Here’s what I’ve learnt from such a seemingly mundane event:

  1. Don’t give up too soon – success could be just around the corner
  2. Surprises happen when you least expect them and are all the sweeter for waiting
  3. Expectation often generates disappointment
  4. Many things happen in their own good time if you simply ‘leave them be’
  5. Patience is a seriously underrated virtue

These are all timely reminders for anyone experiencing change.  Whether you're redesigning your life – changing jobs, relationships, where or how you live or going through change in your workplace, pearls of wisdom will make the transition easier.

Who knew I could learn so much from a cauliflower?  Now that my conscious awareness is switched on, I’m looking for learning and timely reminders everywhere.

What unexpected life lessons have you learnt from an unconventional ‘teacher’?

Carpe diem

Caroline

 

 

The 3 Biggest Interview Mistakes that Kill Your Chances

how to avoid them and get that dream job

The 3 Biggest Interview Mistakes that Kill Your ChancesYour resume has done its job and you’ve got an interview!  Pumped and ready you shake hands with the interviewer, smile confidently and get down to the business of
answering their questions.

But gradually it all starts to go horribly wrong.  As the interview progresses, you sense you’re starting to lose them and by the time you walk out, you just know you’ve stuffed it up.

In spite of being well prepared and confident, something went wrong in the process. While smart people follow up to get feedback as to why they were unsuccessful, they often don’t receive a complete and honest answer to learn from.

Having interviewed many candidates for different jobs and been interviewed countless times myself; here are three common interview mistakes that are guaranteed to lose you the job.

Mistake # 1: Failing to listen to the question and watch for signals.

Nerves play a key part in this.  Eager to display your key strengths and wonderful experience, you launch headlong into a lengthy demonstration of your knowledge and achievements.  Although admirable, it may be a long bow to tie what you know to the question.  When you’re busy talking, it’s too easy to miss the body language signs that the interviewer is bored with your answer.

Tip:  The best way to blitz an exam is to read the question carefully and consider your answer before putting pen to paper.  Likewise in an interview, listen to the question and watch for non-verbal cues.  If necessary ask the interviewer to clarify what they mean.  This also buys you precious time to compose your answer before you open your mouth.  Once you truly understand what the interviewer is looking for you are better able to make your knowledge, strengths and skills relevant and give a high impact, concise answer.

Mistake #2:  Insufficient understanding of the role and the company

Many candidates invest hours, $s and effort preparing their CV and practicing for interviews, yet neglect to thoroughly research both the role they are applying for or the company it’s with.  What’s written in the advertisement or position description is often not what the role is really about.

Tip:  Take time to ring the recruiter, HR manager or the person the role will be reporting
to.  Discover what’s not been written in the ad or PD before the interview.  This gives you time to prepare your answers thoroughly and ensure your responses are relevant.  Demonstrating a deep understanding of what the company does; where it’s at and where it’s heading is an easy way to differentiate yourself from the other candidates.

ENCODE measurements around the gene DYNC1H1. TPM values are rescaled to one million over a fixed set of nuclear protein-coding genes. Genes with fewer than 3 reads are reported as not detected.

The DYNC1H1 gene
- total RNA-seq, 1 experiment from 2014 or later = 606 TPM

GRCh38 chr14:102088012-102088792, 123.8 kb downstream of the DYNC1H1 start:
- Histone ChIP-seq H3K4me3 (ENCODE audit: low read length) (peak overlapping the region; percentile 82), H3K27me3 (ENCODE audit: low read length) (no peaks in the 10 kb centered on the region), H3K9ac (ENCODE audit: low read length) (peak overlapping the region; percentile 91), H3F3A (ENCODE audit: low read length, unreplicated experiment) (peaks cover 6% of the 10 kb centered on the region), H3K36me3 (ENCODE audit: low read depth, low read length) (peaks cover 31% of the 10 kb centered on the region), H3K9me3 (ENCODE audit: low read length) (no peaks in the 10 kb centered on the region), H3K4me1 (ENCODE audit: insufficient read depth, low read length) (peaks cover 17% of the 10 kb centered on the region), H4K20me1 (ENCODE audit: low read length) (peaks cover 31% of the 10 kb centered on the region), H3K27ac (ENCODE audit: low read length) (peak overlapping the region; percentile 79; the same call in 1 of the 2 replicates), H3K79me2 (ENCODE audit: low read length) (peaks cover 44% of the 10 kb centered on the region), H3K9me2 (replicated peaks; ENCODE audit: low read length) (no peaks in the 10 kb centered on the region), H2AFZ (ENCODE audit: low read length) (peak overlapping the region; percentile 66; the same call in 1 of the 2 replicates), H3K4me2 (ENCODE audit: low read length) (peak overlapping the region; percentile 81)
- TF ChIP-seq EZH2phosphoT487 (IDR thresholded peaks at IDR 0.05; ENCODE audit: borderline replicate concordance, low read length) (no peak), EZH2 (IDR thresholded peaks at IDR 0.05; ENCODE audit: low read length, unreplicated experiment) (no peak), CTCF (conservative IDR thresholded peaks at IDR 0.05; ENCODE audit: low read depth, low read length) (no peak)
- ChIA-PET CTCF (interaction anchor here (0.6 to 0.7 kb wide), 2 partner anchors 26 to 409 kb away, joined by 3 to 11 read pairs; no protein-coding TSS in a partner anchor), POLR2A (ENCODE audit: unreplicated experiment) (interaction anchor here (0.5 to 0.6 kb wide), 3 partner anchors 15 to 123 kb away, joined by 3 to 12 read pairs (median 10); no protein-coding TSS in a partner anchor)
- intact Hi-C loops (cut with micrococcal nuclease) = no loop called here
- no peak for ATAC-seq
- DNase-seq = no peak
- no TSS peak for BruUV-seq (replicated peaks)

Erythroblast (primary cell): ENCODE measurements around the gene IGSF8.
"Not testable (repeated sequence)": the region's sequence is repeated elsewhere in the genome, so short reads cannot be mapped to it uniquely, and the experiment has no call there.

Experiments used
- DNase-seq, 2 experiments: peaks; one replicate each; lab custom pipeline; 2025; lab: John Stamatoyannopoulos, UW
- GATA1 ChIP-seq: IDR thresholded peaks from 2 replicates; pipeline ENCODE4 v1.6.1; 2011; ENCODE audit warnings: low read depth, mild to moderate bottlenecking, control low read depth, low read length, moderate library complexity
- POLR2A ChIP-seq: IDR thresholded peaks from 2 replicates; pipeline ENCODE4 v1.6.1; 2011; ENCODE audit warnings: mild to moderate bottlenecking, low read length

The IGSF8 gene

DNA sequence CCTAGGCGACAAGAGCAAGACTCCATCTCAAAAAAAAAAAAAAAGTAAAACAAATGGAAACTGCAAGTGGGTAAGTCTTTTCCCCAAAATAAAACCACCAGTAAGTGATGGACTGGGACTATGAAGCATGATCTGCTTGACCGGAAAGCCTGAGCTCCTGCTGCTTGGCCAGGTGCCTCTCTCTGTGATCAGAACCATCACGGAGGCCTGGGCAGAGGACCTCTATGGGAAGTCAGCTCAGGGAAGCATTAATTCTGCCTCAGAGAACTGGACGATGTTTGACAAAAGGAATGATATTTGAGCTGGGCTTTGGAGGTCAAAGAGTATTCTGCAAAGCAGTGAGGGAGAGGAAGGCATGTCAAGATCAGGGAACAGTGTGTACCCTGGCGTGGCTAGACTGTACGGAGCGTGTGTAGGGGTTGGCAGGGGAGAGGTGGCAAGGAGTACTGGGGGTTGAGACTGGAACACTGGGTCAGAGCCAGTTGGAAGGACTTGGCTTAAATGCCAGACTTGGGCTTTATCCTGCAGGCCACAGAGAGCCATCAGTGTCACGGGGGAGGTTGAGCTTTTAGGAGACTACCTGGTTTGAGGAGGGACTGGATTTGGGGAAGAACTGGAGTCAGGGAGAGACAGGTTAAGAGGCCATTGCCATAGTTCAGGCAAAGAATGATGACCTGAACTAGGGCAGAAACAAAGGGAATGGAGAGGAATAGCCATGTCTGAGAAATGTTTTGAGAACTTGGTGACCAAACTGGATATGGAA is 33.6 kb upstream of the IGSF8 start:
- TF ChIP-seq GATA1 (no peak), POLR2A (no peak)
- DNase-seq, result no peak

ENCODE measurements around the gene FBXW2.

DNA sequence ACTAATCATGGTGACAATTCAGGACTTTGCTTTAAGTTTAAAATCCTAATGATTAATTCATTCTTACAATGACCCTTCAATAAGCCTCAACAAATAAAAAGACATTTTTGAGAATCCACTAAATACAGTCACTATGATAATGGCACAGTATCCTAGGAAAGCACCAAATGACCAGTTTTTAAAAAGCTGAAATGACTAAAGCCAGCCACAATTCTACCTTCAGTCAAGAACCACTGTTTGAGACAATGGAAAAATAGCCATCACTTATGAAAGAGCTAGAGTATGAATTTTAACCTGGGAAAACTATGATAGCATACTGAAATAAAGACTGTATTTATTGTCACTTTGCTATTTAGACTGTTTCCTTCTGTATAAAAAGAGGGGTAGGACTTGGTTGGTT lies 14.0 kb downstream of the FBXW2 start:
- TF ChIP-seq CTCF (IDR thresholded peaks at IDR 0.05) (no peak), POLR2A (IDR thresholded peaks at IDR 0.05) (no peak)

Weaving this knowledge into your answers shows you’ve invested time and effort in increasing your understanding before the interview.

Mistake #3:  Not asking your own insightful questions

As an interview draws to a close, the adrenalin drops, the nerves start to calm and you can’t wait to get out of there!  The interviewer asks if you have any questions. In a relieved tone you say, “No, I don’t think so, thanks for your time,” stand up to shake hands and leave.

STOP!  You’ve just wasted the perfect opportunity to nail the interview!

Tip:  Asking a few well-targeted questions leaves a great impression and further demonstrates your strong desire to understand more about the role and ability to do it well.  Great questions include:

1.  What are the three most important traits you are looking for and why are they  mportant?

The answer provides an opening for you to match your strengths and further highlight your achievements.

2. What do you believe will be the biggest challenges the [name the role title] will face in the first three months?

This answer opens up the opportunity to demonstrate where you’ve overcome a similar challenge in the past.

3.  When the person who is appointed to the role has exceeded all your expectations, what will be different and how will you know they have succeeded?

This helps the interviewer articulate the priorities which are often buried or not stated in
the position description.

Note:  This isn’t the appropriate time to ask about the pay and package, hours or working conditions.  These questions can come later if and when you are successful in moving to the next round or offer.

Remember, an interview is a two-way process and you want to find out what you need to know to decide if the role is right for you.  Acute listening, considered questions, concise answers and a thorough understanding of the role and company are often the
difference that makes the difference to winning your dream job.

Good luck with your next interview!

Caroline Cameron